There’s a strange paradox when it comes to productivity. Rather than an exponential curve, our productivity will eventually reach a plateau, even with advances in technology.

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So what does that mean for our personal levels of productivity? And what does this mean for our economy as a whole? Here’s what you should know about the productivity paradox, its causes, and what possible solutions we may have to combat it.

What is the productivity paradox?

There is a discrepancy between the investment in IT growth and the national level of productivity and productive output. The term “productivity paradox” became popularized after being used in the title of a 1993 paper by MIT’s Erik Brynjolfsson, a Professor of Management at the MIT Sloan School of Management, and the Director of the MIT Center for Digital Business.

In his paper, Brynjolfsson argued that while there doesn’t seem to be a direct, measurable correlation between improvements in IT and improvements in output, this might be more of a reflection on how productive output is measured and tracked.[1]

He wrote in his conclusion:

“Intangibles such as better responsiveness to customers and increased coordination with suppliers do not always increase the amount or even intrinsic quality of output, but they do help make sure it arrives at the right time, at the right place, with the right attributes for each customer.

Just as managers look beyond “productivity” for some of the benefits of IT, so must researchers be prepared to look beyond conventional productivity measurement techniques.”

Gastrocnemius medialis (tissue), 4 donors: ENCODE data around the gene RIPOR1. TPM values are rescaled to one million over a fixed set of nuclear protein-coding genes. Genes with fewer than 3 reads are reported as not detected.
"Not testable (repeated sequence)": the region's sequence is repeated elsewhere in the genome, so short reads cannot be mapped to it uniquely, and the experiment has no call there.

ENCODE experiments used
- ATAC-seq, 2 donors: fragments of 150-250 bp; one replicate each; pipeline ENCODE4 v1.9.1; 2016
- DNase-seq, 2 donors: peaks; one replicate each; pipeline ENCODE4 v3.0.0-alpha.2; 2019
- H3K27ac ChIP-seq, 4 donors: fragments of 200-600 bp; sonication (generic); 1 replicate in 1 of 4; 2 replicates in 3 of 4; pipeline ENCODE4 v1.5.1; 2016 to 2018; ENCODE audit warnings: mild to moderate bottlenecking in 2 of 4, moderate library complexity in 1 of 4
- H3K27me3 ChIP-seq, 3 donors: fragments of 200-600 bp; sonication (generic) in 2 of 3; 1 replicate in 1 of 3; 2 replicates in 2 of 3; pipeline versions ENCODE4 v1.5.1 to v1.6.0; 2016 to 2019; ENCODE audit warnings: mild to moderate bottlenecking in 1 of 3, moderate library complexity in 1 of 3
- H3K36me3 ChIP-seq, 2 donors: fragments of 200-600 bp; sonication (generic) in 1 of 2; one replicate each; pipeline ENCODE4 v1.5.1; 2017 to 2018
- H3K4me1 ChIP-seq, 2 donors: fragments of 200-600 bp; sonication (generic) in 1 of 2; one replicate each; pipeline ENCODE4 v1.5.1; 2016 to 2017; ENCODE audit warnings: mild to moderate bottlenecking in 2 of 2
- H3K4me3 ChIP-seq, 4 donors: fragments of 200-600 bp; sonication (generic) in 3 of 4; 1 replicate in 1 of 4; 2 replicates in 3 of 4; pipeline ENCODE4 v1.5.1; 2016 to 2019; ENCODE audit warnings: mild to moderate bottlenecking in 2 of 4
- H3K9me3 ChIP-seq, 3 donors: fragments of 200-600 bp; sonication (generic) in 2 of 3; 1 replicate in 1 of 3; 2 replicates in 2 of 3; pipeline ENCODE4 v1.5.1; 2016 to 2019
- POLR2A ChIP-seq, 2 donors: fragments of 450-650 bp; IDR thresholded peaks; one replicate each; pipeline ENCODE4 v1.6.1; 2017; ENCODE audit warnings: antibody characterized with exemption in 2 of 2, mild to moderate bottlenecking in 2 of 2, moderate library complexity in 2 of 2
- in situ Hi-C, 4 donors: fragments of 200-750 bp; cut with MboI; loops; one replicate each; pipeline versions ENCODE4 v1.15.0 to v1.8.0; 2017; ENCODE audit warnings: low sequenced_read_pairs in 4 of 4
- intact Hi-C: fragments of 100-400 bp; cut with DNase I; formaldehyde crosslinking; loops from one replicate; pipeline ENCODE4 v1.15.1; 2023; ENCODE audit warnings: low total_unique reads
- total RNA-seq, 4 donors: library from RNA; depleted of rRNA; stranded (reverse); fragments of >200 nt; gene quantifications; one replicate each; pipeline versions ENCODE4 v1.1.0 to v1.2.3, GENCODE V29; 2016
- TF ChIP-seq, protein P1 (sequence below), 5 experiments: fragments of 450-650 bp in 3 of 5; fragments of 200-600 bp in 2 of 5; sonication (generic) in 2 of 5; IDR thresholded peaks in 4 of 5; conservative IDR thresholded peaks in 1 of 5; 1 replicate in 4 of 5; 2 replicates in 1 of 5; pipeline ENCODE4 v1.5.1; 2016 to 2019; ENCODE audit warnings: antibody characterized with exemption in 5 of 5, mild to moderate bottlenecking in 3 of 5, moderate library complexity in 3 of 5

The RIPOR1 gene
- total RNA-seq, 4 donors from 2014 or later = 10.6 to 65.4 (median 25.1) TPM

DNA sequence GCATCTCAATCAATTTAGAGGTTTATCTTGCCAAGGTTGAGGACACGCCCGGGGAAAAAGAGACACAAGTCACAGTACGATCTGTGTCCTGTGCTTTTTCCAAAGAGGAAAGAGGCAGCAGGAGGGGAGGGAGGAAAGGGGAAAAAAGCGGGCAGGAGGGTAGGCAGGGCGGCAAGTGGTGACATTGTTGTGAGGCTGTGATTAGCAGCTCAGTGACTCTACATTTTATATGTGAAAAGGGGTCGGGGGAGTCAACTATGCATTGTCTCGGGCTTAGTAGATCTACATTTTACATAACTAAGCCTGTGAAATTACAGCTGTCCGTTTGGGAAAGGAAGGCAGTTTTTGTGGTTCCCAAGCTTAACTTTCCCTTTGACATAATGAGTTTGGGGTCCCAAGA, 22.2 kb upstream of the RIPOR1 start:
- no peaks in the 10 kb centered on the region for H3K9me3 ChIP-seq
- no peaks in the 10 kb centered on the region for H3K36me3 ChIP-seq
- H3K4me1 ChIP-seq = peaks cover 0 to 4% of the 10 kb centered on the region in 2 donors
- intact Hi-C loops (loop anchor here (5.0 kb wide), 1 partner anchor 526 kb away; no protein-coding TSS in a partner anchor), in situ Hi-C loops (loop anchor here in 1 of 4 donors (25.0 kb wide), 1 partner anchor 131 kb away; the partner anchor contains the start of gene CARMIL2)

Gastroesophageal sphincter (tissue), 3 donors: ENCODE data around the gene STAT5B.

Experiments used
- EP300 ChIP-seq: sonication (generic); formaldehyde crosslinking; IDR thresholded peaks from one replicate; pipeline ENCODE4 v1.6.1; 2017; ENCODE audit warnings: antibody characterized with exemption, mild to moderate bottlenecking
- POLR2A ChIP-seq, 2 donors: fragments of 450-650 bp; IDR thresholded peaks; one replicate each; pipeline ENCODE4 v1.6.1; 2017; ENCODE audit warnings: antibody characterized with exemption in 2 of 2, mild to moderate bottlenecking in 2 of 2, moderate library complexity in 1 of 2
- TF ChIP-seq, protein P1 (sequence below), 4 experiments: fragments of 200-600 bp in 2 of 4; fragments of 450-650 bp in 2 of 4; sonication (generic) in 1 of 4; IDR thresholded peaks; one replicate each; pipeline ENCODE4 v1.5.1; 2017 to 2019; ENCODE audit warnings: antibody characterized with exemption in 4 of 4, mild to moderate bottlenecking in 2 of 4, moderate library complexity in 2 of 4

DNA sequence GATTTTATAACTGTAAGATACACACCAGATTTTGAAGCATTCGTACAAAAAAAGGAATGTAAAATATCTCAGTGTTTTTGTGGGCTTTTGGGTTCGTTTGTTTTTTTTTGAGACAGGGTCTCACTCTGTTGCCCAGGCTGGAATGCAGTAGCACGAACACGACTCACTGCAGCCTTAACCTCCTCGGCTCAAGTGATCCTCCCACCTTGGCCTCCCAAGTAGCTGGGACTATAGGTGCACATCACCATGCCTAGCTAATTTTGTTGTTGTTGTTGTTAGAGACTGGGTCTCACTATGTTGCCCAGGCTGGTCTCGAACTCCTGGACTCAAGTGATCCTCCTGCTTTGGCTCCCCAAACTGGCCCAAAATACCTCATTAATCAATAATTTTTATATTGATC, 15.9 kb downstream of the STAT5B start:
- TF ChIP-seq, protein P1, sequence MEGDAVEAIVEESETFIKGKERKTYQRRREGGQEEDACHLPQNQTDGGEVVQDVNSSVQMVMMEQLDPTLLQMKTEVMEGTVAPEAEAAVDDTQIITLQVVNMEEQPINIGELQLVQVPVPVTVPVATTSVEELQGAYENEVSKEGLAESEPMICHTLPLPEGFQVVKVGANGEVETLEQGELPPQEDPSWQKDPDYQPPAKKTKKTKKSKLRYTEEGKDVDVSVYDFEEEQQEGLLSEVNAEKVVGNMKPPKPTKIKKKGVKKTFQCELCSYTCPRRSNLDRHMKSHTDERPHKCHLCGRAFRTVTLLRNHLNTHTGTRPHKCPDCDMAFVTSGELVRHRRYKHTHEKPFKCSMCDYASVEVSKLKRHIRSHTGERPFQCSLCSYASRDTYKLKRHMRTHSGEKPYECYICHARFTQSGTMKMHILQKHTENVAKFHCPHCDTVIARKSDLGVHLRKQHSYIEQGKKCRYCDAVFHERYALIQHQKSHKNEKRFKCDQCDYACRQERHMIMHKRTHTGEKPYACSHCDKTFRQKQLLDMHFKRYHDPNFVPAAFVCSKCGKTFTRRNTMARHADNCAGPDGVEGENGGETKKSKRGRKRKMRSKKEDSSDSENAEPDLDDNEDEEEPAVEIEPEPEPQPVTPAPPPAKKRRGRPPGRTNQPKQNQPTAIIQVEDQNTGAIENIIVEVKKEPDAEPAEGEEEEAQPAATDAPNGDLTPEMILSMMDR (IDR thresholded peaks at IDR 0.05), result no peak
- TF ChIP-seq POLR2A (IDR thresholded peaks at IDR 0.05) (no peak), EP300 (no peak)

How do we measure productivity anyway?

And this brings up a good point. How exactly is productivity measured?

In the case of the US Bureau of Labor Statistics, productivity gain is measured as the percentage change in gross domestic product per hour of labor.

But other publications such as US Today, argue that this is not the best way to track productivity, and instead use something called Total Factor Productivity (TFP). According to US Today, TFP “examines revenue per employee after subtracting productivity improvements that result from increases in capital assets, under the assumption that an investment in modern plants, equipment and technology automatically improves productivity.”[2]

In other words, this method weighs productivity changes by how much improvement there is since the last time productivity stats were gathered.

But if we can’t even agree on the best way to track productivity, then how can we know for certain if we’ve entered the productivity paradox?

Possible causes of the productivity paradox

Brynjolfsson argued that there are four probable causes for the paradox:

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  • Mis-measurement – The gains are real but our current measures miss them.
  • Redistribution – There are private gains, but they come at the expense of other firms and individuals, leaving little net gain.
  • Time lags – The gains take a long time to show up.